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Understanding Chain of Responsibility Pattern

Posted by Abdul Shami Khan

The chain of responsibility helps to create a chain of receiver objects to complete a request. This pattern decouples the sender and receiver of every request based on the style of the request. Every receiver contains a reference to another receiver and if an object is unable to handle any request, it passes on the request to the next receiver. The passing of responsibilities continues until an object completes the request.

Application of Chain of Responsibility

There are several instances when we need to consider the chain of responsibility pattern, such as

  • When there’s a need to decouple the sender and receiver of a request.
  • When multiple objects can handle a request but can only be determined at the runtime.
  • When handlers are not specified explicitly in code.
  • When there’s a need to issue a request to one of several objects without explicitly specifying the receiver.
  • When there are multiple objects to handle a request but the handler doesn’t have to be a specific object and the handler is determined at runtime.

Examples of Chain of Responsibility

ATM, Vending Machine, Exception Handling, Logger and Servlet are some of the finest examples of the chain of responsibility pattern.

Out of all the examples, exception handling is the easiest to understand for a programmer. A sequence of exceptions are listed in the catch statements when an exception is thrown, the catch list is scanned line by line to find the appropriate exception to handle the job until then the responsibility is passed to the next exception in the catch.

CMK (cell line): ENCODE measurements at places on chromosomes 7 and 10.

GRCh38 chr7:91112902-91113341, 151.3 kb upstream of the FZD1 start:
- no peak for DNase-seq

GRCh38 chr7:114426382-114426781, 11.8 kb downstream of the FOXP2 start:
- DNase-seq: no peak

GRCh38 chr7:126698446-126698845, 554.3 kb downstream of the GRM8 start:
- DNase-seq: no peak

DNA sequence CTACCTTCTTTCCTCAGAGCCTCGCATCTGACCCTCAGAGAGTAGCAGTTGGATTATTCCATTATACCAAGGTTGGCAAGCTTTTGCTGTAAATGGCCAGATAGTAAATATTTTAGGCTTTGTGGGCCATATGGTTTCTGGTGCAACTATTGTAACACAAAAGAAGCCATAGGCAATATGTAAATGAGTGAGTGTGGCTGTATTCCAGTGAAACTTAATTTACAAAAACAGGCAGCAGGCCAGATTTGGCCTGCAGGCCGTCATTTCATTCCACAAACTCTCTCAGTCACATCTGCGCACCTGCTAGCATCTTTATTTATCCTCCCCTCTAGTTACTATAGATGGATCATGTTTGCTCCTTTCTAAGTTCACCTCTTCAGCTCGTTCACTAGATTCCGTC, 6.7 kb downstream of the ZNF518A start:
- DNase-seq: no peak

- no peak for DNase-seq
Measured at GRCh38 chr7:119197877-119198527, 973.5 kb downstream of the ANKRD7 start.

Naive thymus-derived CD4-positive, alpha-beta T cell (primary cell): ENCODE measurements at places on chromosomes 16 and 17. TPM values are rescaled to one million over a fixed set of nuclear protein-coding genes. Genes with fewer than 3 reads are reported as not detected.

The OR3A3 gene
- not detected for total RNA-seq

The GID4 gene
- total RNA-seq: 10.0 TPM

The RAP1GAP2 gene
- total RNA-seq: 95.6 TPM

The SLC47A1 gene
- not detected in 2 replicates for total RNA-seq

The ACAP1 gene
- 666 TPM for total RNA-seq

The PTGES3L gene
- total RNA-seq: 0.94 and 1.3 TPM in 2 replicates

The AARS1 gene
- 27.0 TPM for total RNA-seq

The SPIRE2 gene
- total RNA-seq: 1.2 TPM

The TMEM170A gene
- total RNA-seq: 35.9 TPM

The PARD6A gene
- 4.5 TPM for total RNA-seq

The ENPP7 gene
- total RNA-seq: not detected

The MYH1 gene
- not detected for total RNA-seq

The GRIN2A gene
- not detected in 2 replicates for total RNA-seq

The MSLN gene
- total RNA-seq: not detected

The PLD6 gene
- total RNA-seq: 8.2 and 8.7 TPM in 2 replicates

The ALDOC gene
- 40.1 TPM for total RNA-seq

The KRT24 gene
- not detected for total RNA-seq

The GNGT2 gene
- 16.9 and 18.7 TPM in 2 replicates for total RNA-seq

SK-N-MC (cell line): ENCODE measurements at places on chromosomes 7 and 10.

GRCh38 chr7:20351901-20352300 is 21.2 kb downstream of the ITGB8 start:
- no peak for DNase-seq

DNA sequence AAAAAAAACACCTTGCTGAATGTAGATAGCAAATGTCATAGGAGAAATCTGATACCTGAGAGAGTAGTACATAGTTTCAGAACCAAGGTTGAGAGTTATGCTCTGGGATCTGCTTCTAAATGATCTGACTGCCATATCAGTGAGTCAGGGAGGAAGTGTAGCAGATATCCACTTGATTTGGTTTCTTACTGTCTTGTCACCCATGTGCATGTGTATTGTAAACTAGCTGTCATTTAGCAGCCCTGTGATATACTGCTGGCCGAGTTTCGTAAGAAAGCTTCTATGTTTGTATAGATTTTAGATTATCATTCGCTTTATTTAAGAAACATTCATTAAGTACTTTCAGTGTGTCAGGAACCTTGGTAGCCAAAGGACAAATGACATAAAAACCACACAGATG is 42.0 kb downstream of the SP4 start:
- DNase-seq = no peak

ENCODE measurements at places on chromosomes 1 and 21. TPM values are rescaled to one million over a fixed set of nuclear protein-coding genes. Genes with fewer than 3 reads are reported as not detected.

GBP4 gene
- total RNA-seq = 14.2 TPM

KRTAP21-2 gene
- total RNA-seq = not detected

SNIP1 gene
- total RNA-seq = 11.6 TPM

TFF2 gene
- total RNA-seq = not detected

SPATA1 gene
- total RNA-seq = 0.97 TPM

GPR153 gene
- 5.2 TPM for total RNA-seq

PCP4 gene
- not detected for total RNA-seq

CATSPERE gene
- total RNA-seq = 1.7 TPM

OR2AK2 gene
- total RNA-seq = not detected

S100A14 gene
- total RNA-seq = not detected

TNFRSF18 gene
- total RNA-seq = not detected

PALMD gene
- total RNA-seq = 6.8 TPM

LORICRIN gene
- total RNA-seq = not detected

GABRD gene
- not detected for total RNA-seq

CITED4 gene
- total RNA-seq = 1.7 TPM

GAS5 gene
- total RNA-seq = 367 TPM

Drawbacks of Chain of Responsibility

  • It is very hard to debug at runtime characteristic.
  • There’s no guarantee of execution of the request, as no handler handles the request due to wrong chain sequence.
  • It gives loose coupling but has numerous implementation classes, which have a common code, making it difficult to maintain coupling.

UML Diagram

Where,

Handler – defines an interface required to handle the request.

Concrete Handler – handles the request of the sequence it is part of and if it cannot handle the request, then it passes the request to its successor.

Client – source of the request and accesses the handler to handle it.

Code Example

//Request Object

//Concrete Handler 1

//Concrete Handler 2

//Concrete Handler 3

//Client code

Conclusion

As discussed in the blog post, the Chain of Responsibility is a highly practical approach and we are surrounded by its applications. This makes it imperative for software professionals to be aware of the concept of the Chain of Responsibility pattern design. With advancing technology, we expect the concept of Chain of Responsibility pattern design will evolve and become more dynamic and widespread.

That is it from us. Let us know your thoughts in the comments below.

Until next time!

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